Thai dissidents

Cambodian police refuse probe into Thai activist ‘disappearance’

Human Rights Watch reported on June 5 that self-exiled Thai dissident Wanchalearm Satsaksit was snatched off the street in Phnom Penh the day before. Cambodian police have ruled out a probe into his alleged disappearance

Agence France-Presse
June 5, 2020
Cambodian police refuse probe into Thai activist ‘disappearance’
Wanchalearm Satsaksit, a prominent Thai pro-democracy activist living in exile in Cambodia, was abducted in Phnom Penh on June 4, 2020. Photo: Human Rights Watch

Cambodian police on Friday ruled out a probe into the alleged disappearance of a self-exiled Thai democracy activist after a rights group said he had been abducted in broad daylight from outside his Phnom Penh apartment.

Wanchalearm Satsaksit, a sharp critic of the Thai government led by ex-general Prayut Chan-O-Cha, was dragged into a black car on Thursday evening, according to Human Rights Watch.

Citing several witnesses and CCTV from security cameras, HRW says he was on the phone with a colleague when he was taken by “a group of armed men”.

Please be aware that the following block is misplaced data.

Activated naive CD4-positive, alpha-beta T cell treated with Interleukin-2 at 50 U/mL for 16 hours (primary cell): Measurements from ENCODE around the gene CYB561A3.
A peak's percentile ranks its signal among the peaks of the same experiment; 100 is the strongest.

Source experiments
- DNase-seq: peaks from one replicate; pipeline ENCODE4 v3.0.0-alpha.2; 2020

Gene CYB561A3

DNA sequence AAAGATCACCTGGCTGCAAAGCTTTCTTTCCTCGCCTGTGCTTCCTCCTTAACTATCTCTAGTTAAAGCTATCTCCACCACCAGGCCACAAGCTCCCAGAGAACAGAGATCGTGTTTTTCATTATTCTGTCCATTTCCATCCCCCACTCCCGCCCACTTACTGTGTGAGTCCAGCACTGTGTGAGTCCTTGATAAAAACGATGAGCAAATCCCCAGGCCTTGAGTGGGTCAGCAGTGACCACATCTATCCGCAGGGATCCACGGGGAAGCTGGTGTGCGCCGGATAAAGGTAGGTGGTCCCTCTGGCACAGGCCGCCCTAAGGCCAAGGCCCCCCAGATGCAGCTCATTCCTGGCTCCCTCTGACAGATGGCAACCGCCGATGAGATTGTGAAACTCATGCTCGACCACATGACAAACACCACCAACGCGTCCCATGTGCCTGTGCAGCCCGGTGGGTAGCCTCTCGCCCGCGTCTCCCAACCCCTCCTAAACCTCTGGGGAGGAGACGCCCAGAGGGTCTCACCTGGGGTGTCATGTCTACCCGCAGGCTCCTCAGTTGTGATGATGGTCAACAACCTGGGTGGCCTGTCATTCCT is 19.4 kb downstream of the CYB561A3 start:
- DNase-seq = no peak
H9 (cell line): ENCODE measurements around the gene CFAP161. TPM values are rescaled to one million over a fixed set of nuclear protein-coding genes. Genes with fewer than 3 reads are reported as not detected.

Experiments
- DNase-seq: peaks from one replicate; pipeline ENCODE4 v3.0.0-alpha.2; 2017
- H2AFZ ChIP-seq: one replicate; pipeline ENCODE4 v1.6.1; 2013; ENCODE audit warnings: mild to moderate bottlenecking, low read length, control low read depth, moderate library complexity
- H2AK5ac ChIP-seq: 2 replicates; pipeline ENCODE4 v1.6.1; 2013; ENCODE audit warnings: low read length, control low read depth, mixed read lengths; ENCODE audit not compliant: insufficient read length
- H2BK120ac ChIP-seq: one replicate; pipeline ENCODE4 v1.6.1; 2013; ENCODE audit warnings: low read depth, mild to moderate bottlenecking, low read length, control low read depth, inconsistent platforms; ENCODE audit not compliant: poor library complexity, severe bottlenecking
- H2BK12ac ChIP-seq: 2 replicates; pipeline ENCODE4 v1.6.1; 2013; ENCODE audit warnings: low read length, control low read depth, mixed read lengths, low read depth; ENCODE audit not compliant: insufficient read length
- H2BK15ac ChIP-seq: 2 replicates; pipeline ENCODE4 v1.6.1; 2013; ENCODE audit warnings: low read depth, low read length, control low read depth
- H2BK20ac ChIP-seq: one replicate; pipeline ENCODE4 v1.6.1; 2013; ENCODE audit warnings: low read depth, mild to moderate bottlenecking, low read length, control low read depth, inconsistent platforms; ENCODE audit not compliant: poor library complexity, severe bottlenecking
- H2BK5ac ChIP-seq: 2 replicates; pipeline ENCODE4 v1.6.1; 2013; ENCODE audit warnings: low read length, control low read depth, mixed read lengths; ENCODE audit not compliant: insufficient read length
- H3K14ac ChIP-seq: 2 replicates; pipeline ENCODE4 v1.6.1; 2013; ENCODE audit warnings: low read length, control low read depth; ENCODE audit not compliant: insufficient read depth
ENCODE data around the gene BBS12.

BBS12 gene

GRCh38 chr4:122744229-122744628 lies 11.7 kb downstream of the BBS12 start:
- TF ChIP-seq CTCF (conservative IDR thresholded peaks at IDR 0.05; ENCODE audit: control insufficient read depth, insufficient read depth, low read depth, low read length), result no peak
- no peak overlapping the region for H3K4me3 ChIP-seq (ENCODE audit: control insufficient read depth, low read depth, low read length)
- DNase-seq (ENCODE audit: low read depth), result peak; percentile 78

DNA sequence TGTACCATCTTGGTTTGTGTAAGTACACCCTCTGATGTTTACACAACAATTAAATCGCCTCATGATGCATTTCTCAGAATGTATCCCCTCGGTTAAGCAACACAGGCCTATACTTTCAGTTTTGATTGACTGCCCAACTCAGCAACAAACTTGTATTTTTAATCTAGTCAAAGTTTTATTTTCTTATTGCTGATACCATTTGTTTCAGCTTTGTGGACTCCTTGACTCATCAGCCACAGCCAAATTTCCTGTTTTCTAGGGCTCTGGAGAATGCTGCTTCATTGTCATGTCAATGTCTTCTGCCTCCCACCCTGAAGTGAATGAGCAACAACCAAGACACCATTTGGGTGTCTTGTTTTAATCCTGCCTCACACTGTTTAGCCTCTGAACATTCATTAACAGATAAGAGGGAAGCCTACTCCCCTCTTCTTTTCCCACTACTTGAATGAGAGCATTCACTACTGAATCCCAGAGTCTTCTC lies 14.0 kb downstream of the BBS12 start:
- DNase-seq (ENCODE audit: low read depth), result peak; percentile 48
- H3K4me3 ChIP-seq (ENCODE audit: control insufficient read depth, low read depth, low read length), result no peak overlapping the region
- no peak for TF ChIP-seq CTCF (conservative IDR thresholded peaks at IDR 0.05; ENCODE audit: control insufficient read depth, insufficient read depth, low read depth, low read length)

But on Friday, Cambodian police said they knew nothing of the alleged disappearance.

“We don’t know about it, so what should we investigate?” Chhay Kim Khoeun, the spokesman of Cambodian National Police told AFP.

Wanchalearm is wanted in Thailand for allegedly breaching the criminal Computer Crimes Act by running an acerbic anti-government Facebook page.

Since a May 2014 coup, Thailand has vowed to track down pro-democracy critics, especially those accused of attacking the kingdom’s unassailable monarchy.

Wanchalearm last posted on his personal Facebook account a few hours before his disappearance, writing cryptically “Compromise Mode”.

We don’t [know] where HRW got the information … there’s a lot of fake news out there

Khieu Sopheak

At least eight prominent Thai activists who fled after the last coup to Laos, Cambodia and Vietnam have subsequently disappeared, HRW added.

A spokesman for Cambodia’s Interior Ministry suggested the HRW report could be “fake news”.

“We don’t [know] where HRW got the information,” Khieu Sopheak told AFP, adding “there’s a lot of fake news out there”. 

Thailand’s government emerged from the 2019 elections but remains a legacy of the coup five years earlier with a cabinet stacked with ex-generals and their military allies.

Pro-democracy parties and activists have been hemmed in by legal cases.

The Prayut government is increasingly unpopular — more so as the coronavirus rips through the Thai economy.

In an expletive-laden video posted on Facebook June 3 which ran up 12,000 views, Wanchalearm hammered the government and the premier for his “failed administrative skills”.

© Agence France-Presse

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